“I’ve got too many ideas and not enough artists,” Robak said. “I’m totally looking for more people to rope into these kinds of things.”
Summing up her year-long experiment and the exhibit, Andonucci said “it’s awesome, it’s pretty and it’s cool. I had fun and learned a ton.”
You would expect to find such items as plastic cups, tablecloths, and paper plates at a picnic, but as materials for clothing?
According to senior Crystal Cochell, yes.
For her senior art project, the Trumansburg resident created a series of five dresses made from mostly recycled materials including the picnic fare, black and white garbage bags, cardboard, cellophane, velvet, feathers, ribbon, and pipe cleaners.
“I chose these materials to express my anger toward corporations that are wasteful and careless of the environment,” said Cochell, a visual/verbal art major. “The common color through my designs is red, which I believe is an angry color. I wanted to convey that corporations can recycle, just like individuals.”
Red, black and white clothing designs fashioned out of more recycled goods than just fabric. A giant animal cage adorned with photos and paintings of rescue dogs, with a door allowing a person to step inside. A bronzed sculpture of a hawk, wings stretched out before it takes flight.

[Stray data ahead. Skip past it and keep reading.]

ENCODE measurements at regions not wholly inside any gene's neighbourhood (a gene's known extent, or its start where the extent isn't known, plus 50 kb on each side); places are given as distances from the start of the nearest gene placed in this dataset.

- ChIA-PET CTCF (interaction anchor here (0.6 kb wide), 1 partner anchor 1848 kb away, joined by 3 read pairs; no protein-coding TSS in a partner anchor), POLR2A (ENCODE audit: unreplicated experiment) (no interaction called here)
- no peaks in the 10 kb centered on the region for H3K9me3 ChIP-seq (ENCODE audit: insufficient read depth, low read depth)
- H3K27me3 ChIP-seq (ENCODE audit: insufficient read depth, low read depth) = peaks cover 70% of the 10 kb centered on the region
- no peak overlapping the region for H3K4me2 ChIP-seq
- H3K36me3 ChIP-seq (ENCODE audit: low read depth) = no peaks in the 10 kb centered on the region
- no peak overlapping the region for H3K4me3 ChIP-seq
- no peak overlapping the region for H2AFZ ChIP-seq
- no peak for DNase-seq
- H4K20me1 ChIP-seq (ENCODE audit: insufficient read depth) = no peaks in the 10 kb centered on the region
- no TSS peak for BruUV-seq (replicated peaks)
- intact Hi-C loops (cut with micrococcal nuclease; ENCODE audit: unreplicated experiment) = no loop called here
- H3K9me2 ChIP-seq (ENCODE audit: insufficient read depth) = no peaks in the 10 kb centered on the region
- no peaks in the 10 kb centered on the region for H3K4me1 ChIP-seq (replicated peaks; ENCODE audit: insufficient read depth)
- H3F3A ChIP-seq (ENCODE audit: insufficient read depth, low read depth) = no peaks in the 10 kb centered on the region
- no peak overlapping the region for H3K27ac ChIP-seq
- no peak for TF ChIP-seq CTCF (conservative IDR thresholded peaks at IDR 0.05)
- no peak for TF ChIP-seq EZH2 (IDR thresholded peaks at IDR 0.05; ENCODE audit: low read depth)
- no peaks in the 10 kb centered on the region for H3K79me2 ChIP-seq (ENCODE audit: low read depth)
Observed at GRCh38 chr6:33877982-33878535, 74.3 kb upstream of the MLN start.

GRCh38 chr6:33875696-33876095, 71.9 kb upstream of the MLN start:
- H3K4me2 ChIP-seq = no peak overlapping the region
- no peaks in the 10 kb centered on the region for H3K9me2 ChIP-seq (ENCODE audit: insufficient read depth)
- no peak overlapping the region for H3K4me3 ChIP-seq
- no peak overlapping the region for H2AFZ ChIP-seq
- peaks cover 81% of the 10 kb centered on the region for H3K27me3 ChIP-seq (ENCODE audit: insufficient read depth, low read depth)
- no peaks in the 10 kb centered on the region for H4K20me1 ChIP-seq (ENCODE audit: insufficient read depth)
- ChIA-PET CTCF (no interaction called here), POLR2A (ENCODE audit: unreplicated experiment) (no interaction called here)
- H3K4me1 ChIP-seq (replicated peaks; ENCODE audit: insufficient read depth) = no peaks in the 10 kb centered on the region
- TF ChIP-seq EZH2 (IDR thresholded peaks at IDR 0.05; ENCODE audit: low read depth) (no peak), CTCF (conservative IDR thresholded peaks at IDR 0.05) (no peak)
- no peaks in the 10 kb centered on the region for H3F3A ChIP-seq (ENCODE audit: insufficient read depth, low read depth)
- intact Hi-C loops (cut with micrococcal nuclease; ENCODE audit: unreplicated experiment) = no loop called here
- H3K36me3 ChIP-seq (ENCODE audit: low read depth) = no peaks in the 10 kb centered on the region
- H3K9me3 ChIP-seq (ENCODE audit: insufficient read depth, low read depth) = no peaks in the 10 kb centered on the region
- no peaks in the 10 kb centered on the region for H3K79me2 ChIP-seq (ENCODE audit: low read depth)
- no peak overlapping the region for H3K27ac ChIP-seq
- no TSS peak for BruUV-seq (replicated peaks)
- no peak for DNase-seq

All three art projects are the work of a trio of graduating seniors at Keuka College and can be seen as part of the student art show, which runs through May 30 in Lightner Gallery, and also features additional works by underclassmen. And all three seniors are clear that their respective artwork makes a statement they want others to “hear.”
With her collection of red, black and white dresses, Crystal Cochell of Trumansburg is protesting in color and form the waste she observes in the environments around her, especially corporations. Nicole Groth of Henrietta showcases her work with humane societies through black and white photos of puppies playing in the yard of an animal shelter and color paintings of dogs adopted into families she knows, including her own. And Stephanie Lange of Apalachin is eager to invite interaction from the public — students, faculty and visiting community members — with the bronze installation she hopes might become the first of several sculptures to adorn the campus. (more…)